Marco Malusà explores the hidden perils of a district of Accra suffering from electronic waste.
What happens to discarded smartphones? Where do computers, fridges and washing machines go to die? In a world where demographic and technological forces conspire to let ever-growing amounts of unserviceable electric and electronic devices accumulate, addressing questions like these has become of paramount importance. What challenges and opportunities await us in this often-neglected, yet fundamental sector of the global economy?
Where there’s Muck, there’s Brass
In theory, e-waste processing can be a profitable enterprise. Circuits and wires contain valuable metals — copper among them — that can be sold off as scrap parts or used to produce new devices. Similarly, traces of precious elements, including gold, can be found inside hardware components. Their extraction, however, comes with a hefty price tag: unless performed in a safe and controlled environment, it can have disastrous human and environmental consequences.
Sodom and Gomorrah
Few places on Earth embody the costs of unregulated e-waste processing so acutely as Agbogbloshie, a district of the city of Accra, Ghana and one of the largest e-waste dumping sites in the whole of West Africa. Little remains today of the lush wetland ecosystem that once thrived here: the water of the Korle lagoon is now covered by a thick, viscous layer of nauseating slime; the skeletons of partly burned electronic devices dot the landscape as far as the eye can see, and the air is choked with the intoxicating fumes of burning plastic.
Estimates point to approximately 40,000 inhabitants living on site, but it is hard to find reliable sources due to the informal nature of the settlement and the precariousness of the occupation. Effectively a city within a city, Agbogbloshie lacks much of the infrastructure other Accrans enjoy. Instead, a complex web of social and professional relations has been woven in place to accommodate for the informality of labour, thereby making up for the unreliability of external institutions and catering to the idiosyncratic needs of the residents.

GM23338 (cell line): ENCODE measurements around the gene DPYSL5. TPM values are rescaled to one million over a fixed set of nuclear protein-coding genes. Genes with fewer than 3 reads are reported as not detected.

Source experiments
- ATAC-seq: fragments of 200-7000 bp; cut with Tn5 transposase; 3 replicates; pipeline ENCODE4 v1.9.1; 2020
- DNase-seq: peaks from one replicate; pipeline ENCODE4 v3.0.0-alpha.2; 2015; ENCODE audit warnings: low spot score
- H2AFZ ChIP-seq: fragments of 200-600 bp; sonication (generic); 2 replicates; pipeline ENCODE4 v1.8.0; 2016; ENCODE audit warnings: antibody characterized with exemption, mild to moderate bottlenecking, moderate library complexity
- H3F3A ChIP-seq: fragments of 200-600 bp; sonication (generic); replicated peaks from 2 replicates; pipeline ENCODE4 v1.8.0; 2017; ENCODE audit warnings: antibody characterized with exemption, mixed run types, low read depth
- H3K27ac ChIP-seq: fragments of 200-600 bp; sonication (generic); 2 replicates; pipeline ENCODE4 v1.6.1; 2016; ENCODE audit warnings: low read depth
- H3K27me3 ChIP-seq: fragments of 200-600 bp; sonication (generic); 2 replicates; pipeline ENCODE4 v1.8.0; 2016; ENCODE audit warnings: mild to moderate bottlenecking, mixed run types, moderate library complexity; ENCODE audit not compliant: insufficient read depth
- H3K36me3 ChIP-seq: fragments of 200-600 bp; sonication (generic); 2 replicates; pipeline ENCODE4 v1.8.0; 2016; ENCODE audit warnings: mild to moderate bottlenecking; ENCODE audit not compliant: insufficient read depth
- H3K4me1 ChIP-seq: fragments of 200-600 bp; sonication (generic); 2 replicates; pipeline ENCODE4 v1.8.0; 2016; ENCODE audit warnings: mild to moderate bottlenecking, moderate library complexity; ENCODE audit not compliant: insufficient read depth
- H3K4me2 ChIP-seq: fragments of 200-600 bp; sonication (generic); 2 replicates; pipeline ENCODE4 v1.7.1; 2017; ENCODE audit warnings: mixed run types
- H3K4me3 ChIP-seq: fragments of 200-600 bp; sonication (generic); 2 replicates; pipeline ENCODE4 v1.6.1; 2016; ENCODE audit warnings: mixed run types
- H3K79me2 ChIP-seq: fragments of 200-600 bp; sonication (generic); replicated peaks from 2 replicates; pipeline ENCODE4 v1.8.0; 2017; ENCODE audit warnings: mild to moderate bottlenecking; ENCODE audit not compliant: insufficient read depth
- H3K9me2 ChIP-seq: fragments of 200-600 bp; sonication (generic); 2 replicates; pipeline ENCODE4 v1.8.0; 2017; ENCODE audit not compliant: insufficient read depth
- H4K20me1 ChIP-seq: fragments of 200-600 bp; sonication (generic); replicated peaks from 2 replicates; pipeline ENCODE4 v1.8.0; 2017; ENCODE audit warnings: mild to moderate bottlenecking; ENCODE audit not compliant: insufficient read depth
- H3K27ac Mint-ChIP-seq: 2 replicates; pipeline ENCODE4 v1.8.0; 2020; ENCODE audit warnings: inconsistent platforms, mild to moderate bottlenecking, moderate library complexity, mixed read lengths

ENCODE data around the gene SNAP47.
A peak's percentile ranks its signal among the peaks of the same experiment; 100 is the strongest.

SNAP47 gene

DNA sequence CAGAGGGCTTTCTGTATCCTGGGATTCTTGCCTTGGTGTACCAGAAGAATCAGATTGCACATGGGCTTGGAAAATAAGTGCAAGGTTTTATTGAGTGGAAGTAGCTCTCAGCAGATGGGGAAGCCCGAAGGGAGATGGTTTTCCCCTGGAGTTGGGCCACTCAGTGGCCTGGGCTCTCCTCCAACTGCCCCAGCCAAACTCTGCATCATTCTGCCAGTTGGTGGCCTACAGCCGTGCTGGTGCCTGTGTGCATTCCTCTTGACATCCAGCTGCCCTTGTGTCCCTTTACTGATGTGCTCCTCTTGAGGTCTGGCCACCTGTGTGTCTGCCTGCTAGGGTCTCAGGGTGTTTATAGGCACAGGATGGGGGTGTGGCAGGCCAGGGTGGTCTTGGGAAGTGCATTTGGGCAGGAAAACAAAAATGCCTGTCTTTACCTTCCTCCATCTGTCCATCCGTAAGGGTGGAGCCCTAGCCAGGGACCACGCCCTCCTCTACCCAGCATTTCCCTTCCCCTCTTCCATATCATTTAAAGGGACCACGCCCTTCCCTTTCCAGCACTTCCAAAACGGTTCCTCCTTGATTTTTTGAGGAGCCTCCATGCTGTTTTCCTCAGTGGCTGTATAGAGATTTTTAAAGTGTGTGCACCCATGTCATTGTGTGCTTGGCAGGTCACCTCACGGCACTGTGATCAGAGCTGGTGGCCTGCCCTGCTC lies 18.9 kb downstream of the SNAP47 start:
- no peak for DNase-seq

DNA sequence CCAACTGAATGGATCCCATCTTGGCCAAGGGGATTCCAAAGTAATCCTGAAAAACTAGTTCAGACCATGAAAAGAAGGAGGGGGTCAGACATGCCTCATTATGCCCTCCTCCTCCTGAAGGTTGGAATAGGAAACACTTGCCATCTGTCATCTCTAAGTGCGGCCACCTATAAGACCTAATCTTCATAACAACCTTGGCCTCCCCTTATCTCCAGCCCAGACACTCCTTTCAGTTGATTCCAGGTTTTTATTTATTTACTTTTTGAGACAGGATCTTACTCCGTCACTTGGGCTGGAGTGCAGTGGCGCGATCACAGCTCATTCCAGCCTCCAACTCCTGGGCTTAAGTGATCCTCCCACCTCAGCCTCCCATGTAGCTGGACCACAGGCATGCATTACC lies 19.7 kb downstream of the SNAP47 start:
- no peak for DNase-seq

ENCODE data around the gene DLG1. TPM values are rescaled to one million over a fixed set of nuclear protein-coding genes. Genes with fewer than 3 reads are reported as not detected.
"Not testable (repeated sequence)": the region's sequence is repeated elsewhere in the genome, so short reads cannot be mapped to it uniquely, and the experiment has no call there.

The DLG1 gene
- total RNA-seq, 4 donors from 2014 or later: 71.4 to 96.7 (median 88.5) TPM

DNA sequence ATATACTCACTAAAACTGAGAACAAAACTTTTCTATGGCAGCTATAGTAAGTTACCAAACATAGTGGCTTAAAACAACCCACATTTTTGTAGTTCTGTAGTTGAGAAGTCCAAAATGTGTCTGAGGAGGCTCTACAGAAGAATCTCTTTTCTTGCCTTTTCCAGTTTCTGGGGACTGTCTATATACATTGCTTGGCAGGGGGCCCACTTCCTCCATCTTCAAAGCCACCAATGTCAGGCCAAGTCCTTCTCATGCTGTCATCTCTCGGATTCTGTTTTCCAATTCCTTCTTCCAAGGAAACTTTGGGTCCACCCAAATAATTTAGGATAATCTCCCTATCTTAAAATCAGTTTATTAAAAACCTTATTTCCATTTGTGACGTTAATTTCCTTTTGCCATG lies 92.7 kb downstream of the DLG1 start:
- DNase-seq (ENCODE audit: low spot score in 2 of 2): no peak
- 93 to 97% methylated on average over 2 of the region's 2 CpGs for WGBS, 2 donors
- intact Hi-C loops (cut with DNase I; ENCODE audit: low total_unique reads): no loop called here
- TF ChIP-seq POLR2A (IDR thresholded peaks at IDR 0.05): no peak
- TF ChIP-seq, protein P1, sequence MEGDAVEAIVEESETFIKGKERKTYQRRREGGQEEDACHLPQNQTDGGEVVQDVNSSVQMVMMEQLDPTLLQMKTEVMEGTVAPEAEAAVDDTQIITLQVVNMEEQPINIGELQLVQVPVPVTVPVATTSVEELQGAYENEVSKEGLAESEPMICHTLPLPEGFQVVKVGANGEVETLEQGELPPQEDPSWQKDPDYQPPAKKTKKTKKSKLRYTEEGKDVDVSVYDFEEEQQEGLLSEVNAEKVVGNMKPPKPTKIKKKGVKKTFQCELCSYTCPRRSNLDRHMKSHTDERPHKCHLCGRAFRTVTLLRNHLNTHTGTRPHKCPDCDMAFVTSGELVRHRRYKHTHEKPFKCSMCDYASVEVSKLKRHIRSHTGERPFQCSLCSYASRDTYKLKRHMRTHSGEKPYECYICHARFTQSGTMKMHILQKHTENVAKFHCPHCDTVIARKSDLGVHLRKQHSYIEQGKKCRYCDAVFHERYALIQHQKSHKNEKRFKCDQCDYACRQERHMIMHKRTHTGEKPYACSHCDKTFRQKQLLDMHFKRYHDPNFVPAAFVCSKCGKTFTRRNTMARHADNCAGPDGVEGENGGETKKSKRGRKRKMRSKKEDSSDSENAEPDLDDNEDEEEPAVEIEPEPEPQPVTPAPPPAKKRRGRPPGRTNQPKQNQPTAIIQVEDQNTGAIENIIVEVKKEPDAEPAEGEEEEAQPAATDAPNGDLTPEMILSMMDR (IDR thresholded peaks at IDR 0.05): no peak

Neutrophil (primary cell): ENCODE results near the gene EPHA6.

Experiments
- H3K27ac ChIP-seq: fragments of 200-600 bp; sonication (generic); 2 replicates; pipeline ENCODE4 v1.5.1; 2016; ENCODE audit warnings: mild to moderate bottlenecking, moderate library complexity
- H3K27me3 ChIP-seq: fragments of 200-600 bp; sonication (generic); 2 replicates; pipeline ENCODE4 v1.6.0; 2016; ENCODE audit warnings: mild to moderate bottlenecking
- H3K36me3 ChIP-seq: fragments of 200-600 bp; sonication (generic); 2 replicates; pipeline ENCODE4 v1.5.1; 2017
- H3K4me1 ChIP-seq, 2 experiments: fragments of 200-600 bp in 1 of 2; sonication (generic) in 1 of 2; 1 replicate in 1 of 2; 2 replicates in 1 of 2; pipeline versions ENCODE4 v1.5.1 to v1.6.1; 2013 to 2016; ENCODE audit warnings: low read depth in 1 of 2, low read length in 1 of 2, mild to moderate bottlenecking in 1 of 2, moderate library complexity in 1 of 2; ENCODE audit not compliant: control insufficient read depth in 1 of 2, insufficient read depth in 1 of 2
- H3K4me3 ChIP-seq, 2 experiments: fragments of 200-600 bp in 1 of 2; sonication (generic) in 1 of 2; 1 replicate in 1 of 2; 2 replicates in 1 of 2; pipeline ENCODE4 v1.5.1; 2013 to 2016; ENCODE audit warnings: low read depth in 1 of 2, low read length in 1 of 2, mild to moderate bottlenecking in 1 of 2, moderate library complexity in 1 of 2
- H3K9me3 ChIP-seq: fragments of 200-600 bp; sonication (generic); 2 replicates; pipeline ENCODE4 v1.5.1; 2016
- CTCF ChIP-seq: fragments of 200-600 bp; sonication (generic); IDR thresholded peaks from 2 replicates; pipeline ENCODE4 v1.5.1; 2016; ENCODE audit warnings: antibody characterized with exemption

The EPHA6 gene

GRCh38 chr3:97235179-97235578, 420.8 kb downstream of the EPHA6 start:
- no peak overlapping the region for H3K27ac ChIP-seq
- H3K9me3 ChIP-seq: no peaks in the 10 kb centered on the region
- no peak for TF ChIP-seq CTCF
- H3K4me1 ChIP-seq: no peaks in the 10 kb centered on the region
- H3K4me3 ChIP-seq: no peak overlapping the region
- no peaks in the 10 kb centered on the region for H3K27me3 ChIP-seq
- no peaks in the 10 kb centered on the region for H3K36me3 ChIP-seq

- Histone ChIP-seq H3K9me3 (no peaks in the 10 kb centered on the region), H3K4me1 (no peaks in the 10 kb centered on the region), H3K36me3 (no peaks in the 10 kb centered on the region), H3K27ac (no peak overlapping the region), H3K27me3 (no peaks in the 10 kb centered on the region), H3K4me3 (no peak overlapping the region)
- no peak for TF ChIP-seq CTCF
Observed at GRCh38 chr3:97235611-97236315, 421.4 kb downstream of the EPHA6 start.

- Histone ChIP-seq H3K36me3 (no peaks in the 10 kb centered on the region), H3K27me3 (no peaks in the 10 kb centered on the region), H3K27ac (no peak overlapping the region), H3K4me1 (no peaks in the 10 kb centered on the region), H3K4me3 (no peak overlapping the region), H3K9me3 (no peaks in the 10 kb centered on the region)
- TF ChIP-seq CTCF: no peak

Labour in Agbogbloshie is rigidly-divided along age and gender lines. Teenage boys and young men contribute by stripping open sheathed cables — often with their bare hands, or by burning the foam packaging — to expose the metal core. Women are tasked with domestic work, food supply and other duties like the ‘cooking’ of circuit boards to obtain the precious metals mounted within. Children, when not in school or playing in the nearby field, are called on to collect pieces of metal buried in the ground with the help of makeshift metal detectors.
Life expectancy in Agbogbloshie is abysmally low due a combination of physical injuries, fire hazards and the unusually high risk of contracting lethal diseases. The latter results from cramped conditions, limited access to infrastructure and the inhalation of toxic fumes, all of which contribute to respiratory diseases and cancer.
The Way We Live Now
One might be tempted to ask: why would anyone choose to live in — let alone migrate to — such a toxic place? The answer, however, is simple: the need for money and employment. Many workers come from impoverished regions in the north and only plan to stay in Agbogbloshie for a short while. To them, the dump-site represents a profitable opportunity to accumulate wealth and finance their future endeavours.
It is perhaps easy to abstract away from the hardships of life in Agbogbloshie and, however empathetically, label its workers as the unknowing victims of a heinous system. Nevertheless, if one truly is to acknowledge their agency, it is imperative that one see them for who they are: workers supplying labour to a profitable market, albeit an unregulated and life-threatening one. It is through committed recognition of the existence of such a market that Agbogbloshie’s inhumane conditions can be improved in a concrete way. More consistent enforcement of the already-existing labour and environmental laws, together with the drafting of more stringent ones, would be steps in this direction. After all, if handled properly, e-waste management in a world of ever-increasing demand for technology can clearly play a major role in the development of a fairer and more circular economy. One where the horrors of Agbogbloshie are finally a thing of the past.